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Vacant Land Near Centene Stadium Awaits New Construction

May 12, 2022 Downtown, Featured, MLS Stadium, Planning & Design, Real Estate Comments Off on Vacant Land Near Centene Stadium Awaits New Construction

Centene Stadium (St. Louis) – Wikipedia, the soccer stadium finishing up construction now, is reshaping the Downtown West neighborhood.   This got me thinking about a vacant parcel just south of the stadium, next to the former YMCA that became a Drury Hotel in the 1980s. The official address is 222 South 21st Street.

Looking west across 20th from the St. Louis Wheel. March 2021

This site is 9.16 acres, is one parcel, and owned by Bi-State Development (aka Metro) since July 2019. According to city records Bi-State paid $1.65 million.

Just before Bi-State closed on the property the 1960s commercial laundry building was razed. It had a fire in 2005, that was repaired. A new occupancy permit was issued in 2018 for warehouse/storage.

Looking east from the former highway ramps. March 2010

So a 1960s commercial laundry occupied the western half of the site for decades. What about more than a century ago?

This site is outlined in red, pink means brick, yellow wood on this 1909 Sanborn Map..  Click image to view sheet from the Sanborn map.

The brown box is the new Railroad YMCA , the city block was divided by a small portion east of Tom Street, and the bigger portion west of it. When Union Station added more tracks Tom Street became 20th Street, giving the station more land up to Market Street. Many buildings between Eugenia and Market were razed so that 20th could shift west. The site now knowm as 222 South 21st Street was 13 parcels with houses and stables on the east, at Tom.

As you can tell from the 2010 photo above of the now-razed laundry, I’ve had an interest in the site for a very long time. At the time it didn’t make any sense to propose new construction — a business occupied the existing building and the site was on a tiny short block of Clark Ave, between 20th & 21st.

Now Clark Ave will soon connect to 22nd Street, I-64, and Jefferson Ave.  I thought of this site again earlier this year when I saw an article about a 7-unit apartment building in Philadelphia built on leftover land measuring only 11′ x 93′. View in Google Street View.

This site is considerably larger. What I’d do is build an apartment building on the east end that has zero off-street parking. With the Union Station MetroLink light rail station nearby this is ideal for some apartments without parking, since structured parking is so costly.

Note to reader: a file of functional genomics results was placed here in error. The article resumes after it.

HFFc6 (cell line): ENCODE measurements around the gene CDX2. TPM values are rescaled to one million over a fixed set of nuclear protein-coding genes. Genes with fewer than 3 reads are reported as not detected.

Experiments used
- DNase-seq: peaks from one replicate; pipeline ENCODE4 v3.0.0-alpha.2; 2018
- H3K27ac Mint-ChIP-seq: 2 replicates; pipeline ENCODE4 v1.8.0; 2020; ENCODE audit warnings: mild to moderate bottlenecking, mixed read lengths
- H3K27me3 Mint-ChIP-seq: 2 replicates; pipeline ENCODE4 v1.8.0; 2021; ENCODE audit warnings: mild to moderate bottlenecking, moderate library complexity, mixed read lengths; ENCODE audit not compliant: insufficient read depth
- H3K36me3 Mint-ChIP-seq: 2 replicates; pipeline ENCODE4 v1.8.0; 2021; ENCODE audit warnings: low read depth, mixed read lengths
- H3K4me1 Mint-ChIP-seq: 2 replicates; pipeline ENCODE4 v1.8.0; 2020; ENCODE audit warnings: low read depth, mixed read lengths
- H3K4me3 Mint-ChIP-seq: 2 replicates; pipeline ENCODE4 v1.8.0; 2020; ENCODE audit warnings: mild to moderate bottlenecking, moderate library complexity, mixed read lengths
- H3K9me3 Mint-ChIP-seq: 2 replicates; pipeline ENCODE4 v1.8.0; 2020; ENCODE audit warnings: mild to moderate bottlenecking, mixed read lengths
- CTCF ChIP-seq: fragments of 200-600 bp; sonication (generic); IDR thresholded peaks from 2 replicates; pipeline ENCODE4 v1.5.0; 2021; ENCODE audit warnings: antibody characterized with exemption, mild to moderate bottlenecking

The west end of the site has great views of the new soccer practice fields, build tall enough and you can see over the Drury Hotel parking garage.  A rooftop patio would be outstanding.

A garage entrance off the low end of the alley would keep the perimeter public sidewalks unbroken. Creative architects could probably come up with many options to maximize the site without any surface parking or curb cuts.

I think 2-3 buildings ranging from low-income to high end would do this site justice, and provide a nice range of options. It would require thinking differently, but so did getting 7 units on a parcel only 11’x93’.

— Steve Patterson

 

Rethinking 2211 Market Street (Pear Tree Inn)

March 21, 2022 Downtown, Featured, MLS Stadium, Planning & Design Comments Off on Rethinking 2211 Market Street (Pear Tree Inn)

As I outlined two years ago, the blocks around new Centene Stadium will most certainly change in the coming years, decades. We’ve already seen some buildings on Olive be razed for the stadium, and more for a new garage. These weren’t architectural masterpieces, but they were urban. Hopefully it’ll be a good trade off.

One building I want to see razed, or significantly altered, is the hotel at 2211 Market Street (2.78 acres). Currently it’s officially known as the “Pear Tree Inn Near Union Station.” With the new major league soccer stadium nearing completion next door I think they’ll rename the hotel to reflect the ideal proximity. I’d like to bigger change — a complete rethink.

Photo of Pear Tree Inn
The 11-story hotel was built in 1965. It is set back from Market Street behind parking. It doesn’t orient to any of the three streets (Market, 23rd, Pine) that has bordered it since new.
Photo of low parking garage behind Pear Tree Inn
The 2-level parking garage to the north of the tower was built at the same time.

One of the first things I like to do is look back at what existed before — especially streets & alleys. Not that I’d necessarily want to recreate what existed over a hundred years ago, I just find it helpful.

1909 Sanborn fire insurance map